|A healthy Kemp would make for a crowded outfield, which is a good problem to have.|
We're still waiting for Matt Kemp to return from the horrendously stupid ankle injury he suffered a month ago while stepping awkwardly on home plate. He lollygagged on the play and his rush to redeem himself in the eyes of the baseball Gods further complicated his difficult season.
Hopefully, Kemp will use his September to find his groove, just in time for the playoffs. There's no pressure, since there are already three healthy, everyday outfielders in Carl Crawford, Yasiel Puig and Andre Ethier. In a best case scenario, we'll soon have to debate the merits of forming a lineup with four productive outfielders.
The good news is, the worst case scenario is simply the status quo for the Dodgers, who have propelled themselves thus far without any meaningful contribution from Kemp. If his 2013 is a wash, so be it. He's in the prime of his career and there's no reason to expect anything less than a great 2014.
|Puig doesn't like to toot his own horn, but you know he's not sitting when Kemp returns.|
It's easy to say Michael Young is going to be a pinch-hitter who rarely starts, but what in Mattingly's behavior leads you to believe he'll restrain himself with another veteran contributor? He finds plenty of justification to sit Juan Uribe or Mark Ellis, or make them the victims of mid-game double switches, in favor of Nick Punto, Skip Schumaker or Jerry Hairston.
Young has a glove forged of iron, with hands carved from ivory and glazed in butter. I don't want to see him on defense, no matter what the standings say. He's here because his bat improves his bench, has all of that veteran leadership yadda yadda yadda in spades, insert bullshit clichéd line about clubhouse presence here, and because Ned Colletti might have forgotten it's not 2007 anymore.
Fine, another veteran to help a team that's on a pace to win close to 100 games feel better about themselves, if that's what you think we need. Whatever, just get some hits off the bench and leave the glovework to competent professionals, please.
Will Mattingly earn an extension?
Don Mattingly is a manager who will be graded heavily on whatever the Dodgers accomplish, or don't accomplish, in the postseason. It's as simple as that. An early exit out of the playoffs, and the Dodgers have an excuse to shop around for another manager, and they shoudl. If Mattingly wins it all, he opens the door for an extension, and they should give it to him.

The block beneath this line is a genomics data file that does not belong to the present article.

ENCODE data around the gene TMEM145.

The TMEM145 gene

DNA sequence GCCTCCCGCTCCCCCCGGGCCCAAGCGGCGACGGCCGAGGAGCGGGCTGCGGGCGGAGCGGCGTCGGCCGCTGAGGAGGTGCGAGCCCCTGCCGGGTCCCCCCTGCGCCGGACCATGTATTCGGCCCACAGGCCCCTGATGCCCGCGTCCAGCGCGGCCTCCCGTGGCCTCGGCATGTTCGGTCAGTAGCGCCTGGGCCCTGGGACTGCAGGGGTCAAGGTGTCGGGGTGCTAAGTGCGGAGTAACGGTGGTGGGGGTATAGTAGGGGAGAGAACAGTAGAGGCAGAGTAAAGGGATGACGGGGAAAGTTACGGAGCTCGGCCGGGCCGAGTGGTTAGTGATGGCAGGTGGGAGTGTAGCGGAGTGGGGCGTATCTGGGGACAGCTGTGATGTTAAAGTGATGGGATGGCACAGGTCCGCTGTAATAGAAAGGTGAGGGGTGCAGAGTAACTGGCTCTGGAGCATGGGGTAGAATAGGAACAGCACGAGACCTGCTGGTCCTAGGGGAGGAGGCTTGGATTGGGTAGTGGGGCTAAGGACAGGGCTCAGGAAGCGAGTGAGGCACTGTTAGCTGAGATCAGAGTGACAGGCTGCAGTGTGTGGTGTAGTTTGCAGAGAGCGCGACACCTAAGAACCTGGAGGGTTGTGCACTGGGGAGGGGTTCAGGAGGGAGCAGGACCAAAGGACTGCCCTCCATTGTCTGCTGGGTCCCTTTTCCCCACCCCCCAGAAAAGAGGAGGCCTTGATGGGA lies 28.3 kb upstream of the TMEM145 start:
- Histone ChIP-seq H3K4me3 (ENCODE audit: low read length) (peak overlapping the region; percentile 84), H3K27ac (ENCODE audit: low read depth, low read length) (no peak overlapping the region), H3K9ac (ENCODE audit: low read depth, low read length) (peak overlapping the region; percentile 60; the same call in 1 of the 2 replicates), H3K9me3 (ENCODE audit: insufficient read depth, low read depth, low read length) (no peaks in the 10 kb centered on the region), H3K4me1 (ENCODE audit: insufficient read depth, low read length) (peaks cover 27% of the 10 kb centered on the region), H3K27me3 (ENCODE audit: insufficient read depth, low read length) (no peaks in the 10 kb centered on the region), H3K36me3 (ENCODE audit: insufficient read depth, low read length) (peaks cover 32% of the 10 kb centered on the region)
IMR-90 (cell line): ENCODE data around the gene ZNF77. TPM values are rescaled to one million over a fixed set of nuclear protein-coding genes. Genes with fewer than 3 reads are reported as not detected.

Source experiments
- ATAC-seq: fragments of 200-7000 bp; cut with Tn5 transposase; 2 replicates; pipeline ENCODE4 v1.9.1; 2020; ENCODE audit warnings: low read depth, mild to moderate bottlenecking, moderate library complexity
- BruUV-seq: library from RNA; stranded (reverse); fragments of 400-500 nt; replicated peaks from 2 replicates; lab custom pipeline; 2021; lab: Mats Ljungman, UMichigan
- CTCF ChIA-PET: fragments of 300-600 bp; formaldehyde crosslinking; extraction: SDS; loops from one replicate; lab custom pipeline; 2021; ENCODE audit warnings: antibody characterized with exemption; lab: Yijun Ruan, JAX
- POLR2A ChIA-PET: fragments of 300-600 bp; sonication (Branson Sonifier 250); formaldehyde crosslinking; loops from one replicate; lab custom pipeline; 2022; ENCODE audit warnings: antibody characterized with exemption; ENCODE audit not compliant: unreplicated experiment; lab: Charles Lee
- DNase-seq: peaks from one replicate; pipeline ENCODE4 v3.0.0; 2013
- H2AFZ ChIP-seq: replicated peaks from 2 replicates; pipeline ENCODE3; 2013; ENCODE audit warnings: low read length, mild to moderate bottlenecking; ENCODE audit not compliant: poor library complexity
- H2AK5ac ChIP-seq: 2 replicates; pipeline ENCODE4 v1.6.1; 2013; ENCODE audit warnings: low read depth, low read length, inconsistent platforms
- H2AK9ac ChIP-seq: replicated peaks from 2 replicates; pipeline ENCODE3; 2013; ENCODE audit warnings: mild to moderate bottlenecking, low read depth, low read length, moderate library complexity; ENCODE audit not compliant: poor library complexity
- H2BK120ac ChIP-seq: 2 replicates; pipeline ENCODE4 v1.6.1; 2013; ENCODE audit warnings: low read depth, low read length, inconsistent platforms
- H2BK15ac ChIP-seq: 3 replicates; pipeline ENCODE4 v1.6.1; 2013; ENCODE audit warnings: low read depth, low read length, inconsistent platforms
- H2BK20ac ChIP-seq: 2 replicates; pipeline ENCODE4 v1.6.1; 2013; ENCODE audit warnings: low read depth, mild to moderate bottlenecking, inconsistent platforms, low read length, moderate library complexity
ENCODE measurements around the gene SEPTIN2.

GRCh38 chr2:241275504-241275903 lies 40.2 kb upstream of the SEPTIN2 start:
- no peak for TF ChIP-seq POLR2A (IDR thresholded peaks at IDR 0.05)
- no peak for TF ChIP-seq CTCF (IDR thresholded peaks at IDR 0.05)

Not all managers are under this type of extreme pressure to win it all, but can you see the Dodgers extending Mattingly after a quick exit in the Divisional Series? Can you see them offering a three or four year deal after a 4-1 series loss in the NLCS?
To be clear, I'm generally on board with Mattingly, thanks to the team's performance this summer. He handles the clubhouse and the personalities about as well as anybody in the game, which is an absolute must in today's game.
I've harshly judged a couple of instances this season where Mattingly was seemed to be at odds with a player, only to see that player respond positively in every way possible in the games that followed.
His handling of personalities is one thing. His game management, with those ham-fisted double-switches in the middle innings and mind-boggling use of the bunt, is another. Others might make exceptions, but I'll make it clear and simple: Mattingly needs to win the World Series, then he can stay, double switch to his heart's desire, and bunt in the fourth inning with no outs and runners on first and second all he wants.
|The Dodgers are on cruise control. Hanley Ramirez usually has time during a game to get his hair did.|
Which Chris Capuano is going to hang out this month? Capuano's consistent inconsistency is a marvel. He'll either go out to the mound and give up six runs or he'll throw seven shutout innings and strike out eight. He's unpredictable, but at this stage in the season, that's bordering on irrelevant.
Fifth starters aren't needed in October, anyway, so Capuano can continue to surprise us each fifth day in September with whatever pitcher he decides to be. Let him run out the clock on his contract and we can be done with him.
What are the plans with Dee Gordon? Young might play bad defense, but Gordon is a liability in the field. His only strength is speed, but Mattingly doesn't like to run too often and Dee has gotten thrown out on one-fifth of his career steal attempts. I'm beginning to wonder whether he'll be on the 40 man roster out of Spring Training next year, and what justification there would be to keep him.
The Dodgers are playing the Rockies in Denver this week, where Dinger the Dinosaur, the lamest mascot in the history of professional sports, will again stalk TV viewers from behind home plate.